His assumptions were roundly corrected by the curator, who reminded him before the full house of tourists from the US and abroad, that it had never been an official flag for any army and has always been a symbol of hate. It had been taken down from the Fort Sumter monument in 2015 in order to clarify this reality.
I was the third wheel to a Jewish couple from Manhattan also on that tour, and we exchanged knowing glances, having already shared stories about marchers across the country, equally worried for our own college-aged daughters and what this new president (#notmypresident was also a hashtag by then) would mean for them.
For me, too, for that matter. By the time Charlottesville happened in August 2017, I’d all but called the future of the US doomed.
“We’re done as a nation,” I told M then. He thought I was being dramatic until it became obvious to him and millions of others suddenly “woke” to certain realities that this was no shallow soap opera.
This was (and still is) real.
Obama leftovers are still tasty: “Be the change you want to see in the world”
So yes, I’ve been watching the election results this whole week with a certain kind of intellectual relish.
I never really felt the gloom and despair that others felt on November 4th. I knew about the concept of the Red Mirage. I knew it would take longer than normal. I knew there would be pushback from Trump when states he gained in 2016 turned blue this year.
I posted encouraging memes, though I was shot down by doomscrollers in Facebook who accused me of practicing “positive toxicity” when I said, just wait for it, count the votes, change will come, counseling them to have an emotional plan B in the event the election dragged on. (PS, I still stand by this statement: being optimistic isn’t the same as positive toxicity; people unable to practice even the tiniest bit of optimism should really work on themselves. There’s always hope. Always.)
And here’s a reality check I accepted weeks before the election (yes, I’m looking at you, doomscrollers):
Even now, we know the divisiveness of DJT&Co will drag on, we really won’t have confirmation free and clear until December 14, 2020, when the electoral college certifies Biden as the winner. There’ll be civil unrest, and we need to be prepared for that.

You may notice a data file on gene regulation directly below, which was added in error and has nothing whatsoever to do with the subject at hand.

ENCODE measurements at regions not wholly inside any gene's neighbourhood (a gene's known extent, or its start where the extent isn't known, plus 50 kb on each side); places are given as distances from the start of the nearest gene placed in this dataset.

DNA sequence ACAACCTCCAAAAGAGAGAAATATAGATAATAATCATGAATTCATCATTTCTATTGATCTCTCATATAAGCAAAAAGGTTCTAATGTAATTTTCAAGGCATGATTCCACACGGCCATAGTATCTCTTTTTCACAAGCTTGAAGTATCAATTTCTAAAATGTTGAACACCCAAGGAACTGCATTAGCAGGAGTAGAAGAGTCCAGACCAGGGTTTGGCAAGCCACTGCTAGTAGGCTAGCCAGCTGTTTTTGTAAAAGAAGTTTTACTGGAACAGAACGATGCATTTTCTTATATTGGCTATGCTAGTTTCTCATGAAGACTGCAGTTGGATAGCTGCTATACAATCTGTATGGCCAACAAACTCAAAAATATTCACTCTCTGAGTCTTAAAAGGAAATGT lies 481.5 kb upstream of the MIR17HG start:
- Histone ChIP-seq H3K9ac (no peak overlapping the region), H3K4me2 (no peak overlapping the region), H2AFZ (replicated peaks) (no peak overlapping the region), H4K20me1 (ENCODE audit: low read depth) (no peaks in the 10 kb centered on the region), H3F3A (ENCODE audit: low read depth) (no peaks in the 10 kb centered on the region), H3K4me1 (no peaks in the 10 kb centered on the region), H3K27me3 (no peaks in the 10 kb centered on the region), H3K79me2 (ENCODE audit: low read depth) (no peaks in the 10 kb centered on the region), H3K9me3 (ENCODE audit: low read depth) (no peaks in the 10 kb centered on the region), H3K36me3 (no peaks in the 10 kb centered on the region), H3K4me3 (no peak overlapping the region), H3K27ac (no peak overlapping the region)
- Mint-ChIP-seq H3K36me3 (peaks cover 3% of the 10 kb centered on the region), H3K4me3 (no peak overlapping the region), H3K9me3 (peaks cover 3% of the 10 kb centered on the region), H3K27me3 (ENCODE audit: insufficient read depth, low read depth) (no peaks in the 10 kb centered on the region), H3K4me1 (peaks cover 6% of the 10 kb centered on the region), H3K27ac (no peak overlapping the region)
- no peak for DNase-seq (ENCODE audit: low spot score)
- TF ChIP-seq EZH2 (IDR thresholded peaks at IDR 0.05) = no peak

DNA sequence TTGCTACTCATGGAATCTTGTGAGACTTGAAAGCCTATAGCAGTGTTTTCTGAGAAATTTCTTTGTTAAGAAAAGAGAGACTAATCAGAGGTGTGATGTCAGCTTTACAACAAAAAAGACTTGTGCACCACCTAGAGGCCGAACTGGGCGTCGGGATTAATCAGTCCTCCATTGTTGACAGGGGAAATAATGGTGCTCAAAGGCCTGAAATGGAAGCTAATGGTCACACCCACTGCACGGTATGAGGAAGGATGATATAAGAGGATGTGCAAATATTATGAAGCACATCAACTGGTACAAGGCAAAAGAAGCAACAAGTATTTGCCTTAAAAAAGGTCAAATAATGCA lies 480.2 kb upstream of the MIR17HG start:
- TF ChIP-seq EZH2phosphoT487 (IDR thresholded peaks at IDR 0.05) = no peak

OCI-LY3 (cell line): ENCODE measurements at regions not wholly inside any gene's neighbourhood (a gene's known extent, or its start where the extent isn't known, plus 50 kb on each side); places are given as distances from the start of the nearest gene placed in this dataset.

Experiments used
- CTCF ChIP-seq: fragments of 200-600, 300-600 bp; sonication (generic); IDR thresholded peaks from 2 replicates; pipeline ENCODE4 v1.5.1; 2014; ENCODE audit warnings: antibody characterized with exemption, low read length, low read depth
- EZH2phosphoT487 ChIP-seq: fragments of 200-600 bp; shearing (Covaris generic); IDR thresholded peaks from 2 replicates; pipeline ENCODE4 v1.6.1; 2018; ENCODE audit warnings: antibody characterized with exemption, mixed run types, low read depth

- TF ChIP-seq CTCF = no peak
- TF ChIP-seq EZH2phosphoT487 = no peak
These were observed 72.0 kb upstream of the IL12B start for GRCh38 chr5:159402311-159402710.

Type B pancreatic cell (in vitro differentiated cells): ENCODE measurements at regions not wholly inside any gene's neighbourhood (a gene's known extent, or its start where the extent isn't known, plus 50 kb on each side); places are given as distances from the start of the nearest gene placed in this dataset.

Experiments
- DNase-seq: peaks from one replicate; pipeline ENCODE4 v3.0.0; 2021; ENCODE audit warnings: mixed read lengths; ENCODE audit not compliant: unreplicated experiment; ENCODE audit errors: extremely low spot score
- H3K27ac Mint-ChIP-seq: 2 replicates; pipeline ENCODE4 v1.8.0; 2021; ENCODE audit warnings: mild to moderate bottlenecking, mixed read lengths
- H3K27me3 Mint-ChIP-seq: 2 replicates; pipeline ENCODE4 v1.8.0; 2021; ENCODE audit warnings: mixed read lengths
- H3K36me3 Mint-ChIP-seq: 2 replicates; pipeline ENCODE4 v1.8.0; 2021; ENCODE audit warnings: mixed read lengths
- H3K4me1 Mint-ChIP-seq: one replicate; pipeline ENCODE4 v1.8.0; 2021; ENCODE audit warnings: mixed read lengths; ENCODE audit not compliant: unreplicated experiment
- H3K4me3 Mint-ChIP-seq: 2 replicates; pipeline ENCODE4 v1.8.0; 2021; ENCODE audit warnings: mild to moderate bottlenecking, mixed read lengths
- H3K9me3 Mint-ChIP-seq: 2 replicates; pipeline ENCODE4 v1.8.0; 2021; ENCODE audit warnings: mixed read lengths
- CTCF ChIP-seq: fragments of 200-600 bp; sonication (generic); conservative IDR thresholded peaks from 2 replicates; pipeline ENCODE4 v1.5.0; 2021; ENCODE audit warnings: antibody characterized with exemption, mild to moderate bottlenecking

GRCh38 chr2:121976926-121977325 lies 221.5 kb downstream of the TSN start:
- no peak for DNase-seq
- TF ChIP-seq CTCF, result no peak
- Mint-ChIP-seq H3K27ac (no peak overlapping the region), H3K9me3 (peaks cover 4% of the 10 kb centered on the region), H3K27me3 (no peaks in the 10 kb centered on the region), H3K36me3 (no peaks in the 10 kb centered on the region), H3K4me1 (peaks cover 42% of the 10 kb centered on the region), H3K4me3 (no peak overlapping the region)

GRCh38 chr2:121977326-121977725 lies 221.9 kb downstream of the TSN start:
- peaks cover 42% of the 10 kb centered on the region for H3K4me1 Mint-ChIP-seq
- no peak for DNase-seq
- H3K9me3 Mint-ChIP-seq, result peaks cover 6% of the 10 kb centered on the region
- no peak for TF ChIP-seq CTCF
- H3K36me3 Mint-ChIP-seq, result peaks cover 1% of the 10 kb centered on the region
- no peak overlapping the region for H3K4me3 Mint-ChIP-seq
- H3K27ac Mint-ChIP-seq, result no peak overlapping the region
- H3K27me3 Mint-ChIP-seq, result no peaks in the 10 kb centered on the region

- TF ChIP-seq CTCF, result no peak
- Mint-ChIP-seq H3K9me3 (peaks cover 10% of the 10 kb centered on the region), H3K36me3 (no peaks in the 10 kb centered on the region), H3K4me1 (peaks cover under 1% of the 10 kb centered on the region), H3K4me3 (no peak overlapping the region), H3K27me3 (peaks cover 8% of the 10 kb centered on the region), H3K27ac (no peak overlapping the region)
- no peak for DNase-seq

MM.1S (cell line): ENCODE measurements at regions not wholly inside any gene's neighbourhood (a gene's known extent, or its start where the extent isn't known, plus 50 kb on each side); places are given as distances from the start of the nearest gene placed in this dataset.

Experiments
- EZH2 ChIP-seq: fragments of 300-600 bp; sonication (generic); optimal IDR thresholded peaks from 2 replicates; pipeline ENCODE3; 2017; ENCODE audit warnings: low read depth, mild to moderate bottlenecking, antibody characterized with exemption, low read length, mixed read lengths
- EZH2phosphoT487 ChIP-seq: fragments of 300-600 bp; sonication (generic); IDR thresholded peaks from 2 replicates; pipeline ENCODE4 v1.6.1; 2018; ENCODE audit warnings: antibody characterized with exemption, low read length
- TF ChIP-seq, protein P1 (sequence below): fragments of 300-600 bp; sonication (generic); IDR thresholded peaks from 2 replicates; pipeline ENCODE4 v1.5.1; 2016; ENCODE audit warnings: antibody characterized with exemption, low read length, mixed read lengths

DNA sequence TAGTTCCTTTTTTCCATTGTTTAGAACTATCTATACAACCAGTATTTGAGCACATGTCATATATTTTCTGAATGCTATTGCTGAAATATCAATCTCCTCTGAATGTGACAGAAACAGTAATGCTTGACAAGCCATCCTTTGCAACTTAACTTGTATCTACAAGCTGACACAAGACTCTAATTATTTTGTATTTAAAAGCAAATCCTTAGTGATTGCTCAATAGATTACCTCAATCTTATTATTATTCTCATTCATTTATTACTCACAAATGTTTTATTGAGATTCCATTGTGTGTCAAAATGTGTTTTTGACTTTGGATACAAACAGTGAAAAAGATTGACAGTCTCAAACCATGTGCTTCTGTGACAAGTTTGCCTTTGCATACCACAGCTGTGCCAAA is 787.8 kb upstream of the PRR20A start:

This doesn’t mean I’m pessimistic, it means I’m optimistic that we’ll get through this transition as long as we acknowledge the road will be bumpy even weeks from now.
Get a plan B, people, get a plan B.
I only really lost sleep on Thursday night, in a kind of unrelenting anticipation when I let the returns play all night from CNN in my bedroom.
(I know, bad sleep hygiene.)
At 1:30am Friday I learned Georgia was flushing blue, and when I woke up a few hours later, Pennsylvania returns had flip-flopped in meaningful numbers in Biden’s favor. So that wasn’t, by itself, a bad thing. It buoyed me.
I had an appointment at 9am yesterday (Friday), and I kept the car tuned to news radio, afraid to miss any news. I found myself dancing in my driver’s seat, cheering randomly, feeling like the blue wave was actually a blue tsunami, that the pause of the flood had happened earlier in the week and now the votes were roaring in, as expected.
At my appointment, I danced in the lobby, doing my best Kamala soft shoe, and chatter about the election was positive and exciting. (There’ll be black Chucks to wear in my near future.) I laughed at the Snopes-confirmed image of a moving truck in front of the White House, even if it wasn’t there to move Trump out.
It felt like, even without the electoral college, this race was won and done.
I stopped by the store on the way home, listened for more news, though there was none. I looked at people and they seemed to be reserved, no signs of hope, but no signs of loss, either. Meanwhile, I wanted to dance!
A friend of mine had recently moved nearby and I had a general idea of where they lived, so I drove through their neighborhood looking for their Biden sign. I wanted to dance! I found several Biden signs but, listening to news radio, there was yet no indication of a projected winner, with that electoral college vote total still stuck at 253 or 264, depending upon who was counting. I went home after that, still dancing inside my head, awaiting the big change.
No news meant I got my work done by mid-afternoon, and I took the rest of the day off and watched CNN and MSNBC for some sort of confirmation. Waiting for the change. Wanting the change, ready to embrace it, to give it one big hug. To be the change I wanted to see in the world.